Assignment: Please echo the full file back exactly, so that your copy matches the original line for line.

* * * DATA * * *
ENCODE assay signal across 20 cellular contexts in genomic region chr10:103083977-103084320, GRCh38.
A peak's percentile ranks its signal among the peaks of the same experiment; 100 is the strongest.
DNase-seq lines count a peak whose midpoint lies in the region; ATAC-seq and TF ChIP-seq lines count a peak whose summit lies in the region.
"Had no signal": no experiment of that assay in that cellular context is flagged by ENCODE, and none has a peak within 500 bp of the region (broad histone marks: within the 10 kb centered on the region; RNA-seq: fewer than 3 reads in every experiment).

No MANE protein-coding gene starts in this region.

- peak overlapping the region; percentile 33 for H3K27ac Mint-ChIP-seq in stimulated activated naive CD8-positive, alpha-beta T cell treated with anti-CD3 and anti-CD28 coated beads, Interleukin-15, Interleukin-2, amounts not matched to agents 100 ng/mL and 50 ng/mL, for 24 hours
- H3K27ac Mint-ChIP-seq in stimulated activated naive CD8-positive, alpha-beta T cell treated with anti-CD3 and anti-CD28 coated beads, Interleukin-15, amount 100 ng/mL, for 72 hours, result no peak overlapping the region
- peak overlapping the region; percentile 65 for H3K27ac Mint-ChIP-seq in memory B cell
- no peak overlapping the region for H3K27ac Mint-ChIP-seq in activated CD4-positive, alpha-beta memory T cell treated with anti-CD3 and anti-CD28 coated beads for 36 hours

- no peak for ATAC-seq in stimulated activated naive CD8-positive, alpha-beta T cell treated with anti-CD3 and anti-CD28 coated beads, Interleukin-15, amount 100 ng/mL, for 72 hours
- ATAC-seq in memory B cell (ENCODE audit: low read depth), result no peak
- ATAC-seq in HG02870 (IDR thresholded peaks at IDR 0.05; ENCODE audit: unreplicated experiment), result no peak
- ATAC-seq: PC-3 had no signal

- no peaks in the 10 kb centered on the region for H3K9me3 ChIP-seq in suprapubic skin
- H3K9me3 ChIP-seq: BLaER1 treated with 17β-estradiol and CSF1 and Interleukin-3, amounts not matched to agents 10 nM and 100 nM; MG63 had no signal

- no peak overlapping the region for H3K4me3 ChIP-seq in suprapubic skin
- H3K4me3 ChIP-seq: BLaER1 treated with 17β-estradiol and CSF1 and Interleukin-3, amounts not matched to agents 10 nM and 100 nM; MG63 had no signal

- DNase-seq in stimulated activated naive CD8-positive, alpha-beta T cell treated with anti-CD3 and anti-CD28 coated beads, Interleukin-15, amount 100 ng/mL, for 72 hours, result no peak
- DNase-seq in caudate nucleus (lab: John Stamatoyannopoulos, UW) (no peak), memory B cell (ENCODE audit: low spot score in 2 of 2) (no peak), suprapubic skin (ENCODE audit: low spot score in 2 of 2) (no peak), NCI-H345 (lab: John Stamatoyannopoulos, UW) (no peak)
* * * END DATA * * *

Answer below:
ENCODE assay signal across 20 cellular contexts in genomic region chr10:103083977-103084320, GRCh38.
A peak's percentile ranks its signal among the peaks of the same experiment; 100 is the strongest.
DNase-seq lines count a peak whose midpoint lies in the region; ATAC-seq and TF ChIP-seq lines count a peak whose summit lies in the region.
"Had no signal": no experiment of that assay in that cellular context is flagged by ENCODE, and none has a peak within 500 bp of the region (broad histone marks: within the 10 kb centered on the region; RNA-seq: fewer than 3 reads in every experiment).

No MANE protein-coding gene starts in this region.

- peak overlapping the region; percentile 33 for H3K27ac Mint-ChIP-seq in stimulated activated naive CD8-positive, alpha-beta T cell treated with anti-CD3 and anti-CD28 coated beads, Interleukin-15, Interleukin-2, amounts not matched to agents 100 ng/mL and 50 ng/mL, for 24 hours
- H3K27ac Mint-ChIP-seq in stimulated activated naive CD8-positive, alpha-beta T cell treated with anti-CD3 and anti-CD28 coated beads, Interleukin-15, amount 100 ng/mL, for 72 hours, result no peak overlapping the region
- peak overlapping the region; percentile 65 for H3K27ac Mint-ChIP-seq in memory B cell
- no peak overlapping the region for H3K27ac Mint-ChIP-seq in activated CD4-positive, alpha-beta memory T cell treated with anti-CD3 and anti-CD28 coated beads for 36 hours

- no peak for ATAC-seq in stimulated activated naive CD8-positive, alpha-beta T cell treated with anti-CD3 and anti-CD28 coated beads, Interleukin-15, amount 100 ng/mL, for 72 hours
- ATAC-seq in memory B cell (ENCODE audit: low read depth), result no peak
- ATAC-seq in HG02870 (IDR thresholded peaks at IDR 0.05; ENCODE audit: unreplicated experiment), result no peak
- ATAC-seq: PC-3 had no signal

- no peaks in the 10 kb centered on the region for H3K9me3 ChIP-seq in suprapubic skin
- H3K9me3 ChIP-seq: BLaER1 treated with 17β-estradiol and CSF1 and Interleukin-3, amounts not matched to agents 10 nM and 100 nM; MG63 had no signal

- no peak overlapping the region for H3K4me3 ChIP-seq in suprapubic skin
- H3K4me3 ChIP-seq: BLaER1 treated with 17β-estradiol and CSF1 and Interleukin-3, amounts not matched to agents 10 nM and 100 nM; MG63 had no signal

- DNase-seq in stimulated activated naive CD8-positive, alpha-beta T cell treated with anti-CD3 and anti-CD28 coated beads, Interleukin-15, amount 100 ng/mL, for 72 hours, result no peak
- DNase-seq in caudate nucleus (lab: John Stamatoyannopoulos, UW) (no peak), memory B cell (ENCODE audit: low spot score in 2 of 2) (no peak), suprapubic skin (ENCODE audit: low spot score in 2 of 2) (no peak), NCI-H345 (lab: John Stamatoyannopoulos, UW) (no peak)